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What Every Merchant Should Know Before Selling Subscriptions

Although selling subscriptions is becoming increasingly popular, many merchants struggle to get started. Follow these tips to hit the ground running with your subscription program.

Merchant at his laptop to indicate selling subscriptions online.

With 24% of consumers using at least one retail subscription service, subscription shopping is quickly becoming the norm. As consumers become more interested in subscription shopping, they’re on the hunt for flexible and innovative ways to get their products.

The subscription model isn’t just convenient for shoppers, it’s also a great opportunity for merchants to earn predictable revenue and gain insight on customer buying habits from their subscribers.

However, while selling subscriptions is a great way to build your brand, there are several important steps to take before launching a program. We’ve included a few essential tips for launching a successful subscription program below.

Launching a subscription program

Create an Internal Subscription Game Plan

When deciding which products to sell as part of a subscription, think about which items have sold successfully in the past and which items customers need to be regularly replenished. Could they be incorporated into a subscription program and sold on a recurring basis? If you think this successful product may perform well in a subscription model, start out with that item then add more products later. It’s better to start small and scale.

Your internal plan should also detail the type of subscription you want to offer, such as 30-, 60- or 90-day subscriptions, seasonal subscriptions or something more unique. To ensure total transparency, make sure to disclose all details of the subscription including which products are available in the program, how much it will cost and how often the customer will be billed.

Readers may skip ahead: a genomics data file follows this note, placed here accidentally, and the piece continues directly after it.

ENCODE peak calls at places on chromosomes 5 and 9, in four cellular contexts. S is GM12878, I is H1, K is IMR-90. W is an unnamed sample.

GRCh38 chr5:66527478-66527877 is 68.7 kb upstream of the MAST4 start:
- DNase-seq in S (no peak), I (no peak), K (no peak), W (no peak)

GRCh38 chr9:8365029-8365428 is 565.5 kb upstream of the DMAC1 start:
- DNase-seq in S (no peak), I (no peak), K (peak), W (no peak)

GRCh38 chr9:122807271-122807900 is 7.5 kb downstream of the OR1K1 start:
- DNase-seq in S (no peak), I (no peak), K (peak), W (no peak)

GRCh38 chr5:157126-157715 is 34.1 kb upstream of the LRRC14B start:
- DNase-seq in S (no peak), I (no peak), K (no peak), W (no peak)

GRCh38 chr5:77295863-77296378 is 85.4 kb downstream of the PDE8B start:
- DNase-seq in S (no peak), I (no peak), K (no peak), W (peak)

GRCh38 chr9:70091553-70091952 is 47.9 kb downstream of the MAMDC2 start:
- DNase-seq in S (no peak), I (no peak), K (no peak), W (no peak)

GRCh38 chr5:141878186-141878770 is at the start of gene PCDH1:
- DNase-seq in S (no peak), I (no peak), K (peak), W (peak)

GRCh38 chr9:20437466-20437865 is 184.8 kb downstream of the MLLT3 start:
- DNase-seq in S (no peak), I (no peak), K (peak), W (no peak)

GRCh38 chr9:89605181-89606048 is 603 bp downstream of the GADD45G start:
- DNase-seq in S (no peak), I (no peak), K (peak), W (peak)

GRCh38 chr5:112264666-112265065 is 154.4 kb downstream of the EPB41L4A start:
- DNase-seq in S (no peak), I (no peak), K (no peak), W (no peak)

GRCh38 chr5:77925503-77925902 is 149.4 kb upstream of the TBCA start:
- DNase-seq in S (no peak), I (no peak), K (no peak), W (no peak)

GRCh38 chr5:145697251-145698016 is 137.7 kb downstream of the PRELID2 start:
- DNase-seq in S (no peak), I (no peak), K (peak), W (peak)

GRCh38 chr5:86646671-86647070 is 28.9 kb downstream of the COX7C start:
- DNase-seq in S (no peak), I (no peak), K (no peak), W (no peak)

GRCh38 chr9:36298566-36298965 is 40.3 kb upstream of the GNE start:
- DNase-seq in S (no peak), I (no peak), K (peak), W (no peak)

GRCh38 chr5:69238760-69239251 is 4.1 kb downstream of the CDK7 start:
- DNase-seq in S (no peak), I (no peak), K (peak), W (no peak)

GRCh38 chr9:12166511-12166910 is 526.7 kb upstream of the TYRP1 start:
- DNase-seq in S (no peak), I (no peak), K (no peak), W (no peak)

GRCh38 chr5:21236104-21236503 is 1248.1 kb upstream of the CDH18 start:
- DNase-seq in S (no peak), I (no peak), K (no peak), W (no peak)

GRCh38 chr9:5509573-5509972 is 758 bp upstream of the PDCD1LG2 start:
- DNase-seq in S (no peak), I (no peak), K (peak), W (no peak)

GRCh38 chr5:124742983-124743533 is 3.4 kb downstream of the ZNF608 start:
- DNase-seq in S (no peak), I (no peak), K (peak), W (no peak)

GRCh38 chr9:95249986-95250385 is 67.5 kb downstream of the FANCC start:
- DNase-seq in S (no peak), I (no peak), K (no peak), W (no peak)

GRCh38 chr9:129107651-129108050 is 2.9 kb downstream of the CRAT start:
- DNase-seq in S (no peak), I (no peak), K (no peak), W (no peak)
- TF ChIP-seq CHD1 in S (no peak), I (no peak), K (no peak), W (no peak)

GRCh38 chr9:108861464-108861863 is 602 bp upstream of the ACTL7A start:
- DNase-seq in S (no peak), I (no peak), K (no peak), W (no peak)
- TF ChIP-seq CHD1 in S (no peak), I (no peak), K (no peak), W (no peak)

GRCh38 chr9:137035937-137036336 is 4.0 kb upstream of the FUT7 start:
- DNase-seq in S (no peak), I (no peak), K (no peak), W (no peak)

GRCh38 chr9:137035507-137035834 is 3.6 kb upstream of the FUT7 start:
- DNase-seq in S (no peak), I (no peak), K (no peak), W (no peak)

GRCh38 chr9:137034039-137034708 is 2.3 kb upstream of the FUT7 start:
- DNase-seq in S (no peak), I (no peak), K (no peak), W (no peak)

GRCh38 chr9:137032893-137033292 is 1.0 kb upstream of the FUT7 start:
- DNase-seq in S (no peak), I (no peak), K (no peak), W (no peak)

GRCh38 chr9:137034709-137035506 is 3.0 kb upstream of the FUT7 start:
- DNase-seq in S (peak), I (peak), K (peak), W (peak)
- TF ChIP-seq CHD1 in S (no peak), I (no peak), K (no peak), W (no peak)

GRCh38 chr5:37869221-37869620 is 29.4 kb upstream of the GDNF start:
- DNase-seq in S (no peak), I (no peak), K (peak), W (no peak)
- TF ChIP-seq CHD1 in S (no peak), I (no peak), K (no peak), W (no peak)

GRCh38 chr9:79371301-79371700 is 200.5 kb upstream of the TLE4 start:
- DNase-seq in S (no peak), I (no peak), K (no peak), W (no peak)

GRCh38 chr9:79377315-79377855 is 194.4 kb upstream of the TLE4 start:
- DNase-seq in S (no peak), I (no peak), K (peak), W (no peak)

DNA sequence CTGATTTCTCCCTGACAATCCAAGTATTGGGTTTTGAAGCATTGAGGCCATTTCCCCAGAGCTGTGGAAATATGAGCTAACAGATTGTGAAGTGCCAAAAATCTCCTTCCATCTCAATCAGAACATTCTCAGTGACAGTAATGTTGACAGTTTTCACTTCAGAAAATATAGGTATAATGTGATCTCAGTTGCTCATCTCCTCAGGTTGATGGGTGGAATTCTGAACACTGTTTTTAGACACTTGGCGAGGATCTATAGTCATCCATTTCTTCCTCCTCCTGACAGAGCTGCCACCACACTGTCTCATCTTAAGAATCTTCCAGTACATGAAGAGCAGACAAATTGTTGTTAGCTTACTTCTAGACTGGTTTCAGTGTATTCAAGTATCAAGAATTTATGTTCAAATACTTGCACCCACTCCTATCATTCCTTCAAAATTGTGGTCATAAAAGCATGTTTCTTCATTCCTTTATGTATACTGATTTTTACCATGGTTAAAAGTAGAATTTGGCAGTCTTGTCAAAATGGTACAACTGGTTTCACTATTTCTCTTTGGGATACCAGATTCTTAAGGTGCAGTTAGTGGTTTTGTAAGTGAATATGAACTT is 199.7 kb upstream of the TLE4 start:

Some subscription services offer customers the choice of how often they want products shipped to them, while others don’t allow for the same flexibility. Either way, make certain that all members of your business know exactly what you’re selling so your team can deliver on the offer and keep customers happy.

Apply for New Merchant IDs

If you’re already selling one-time products, you likely have merchant identification numbers, or MIDs, that were only created to process one-time payments. When you start selling subscriptions, you’ll need to apply for a new MID that’s specifically for processing recurring transactions.

If you decide to forgo this step and attempt to sell subscriptions through your old MIDs, you’ll likely be flagged for suspicious activity due to recurring charges or more frequent chargebacks. This could lead to your MID being shut down.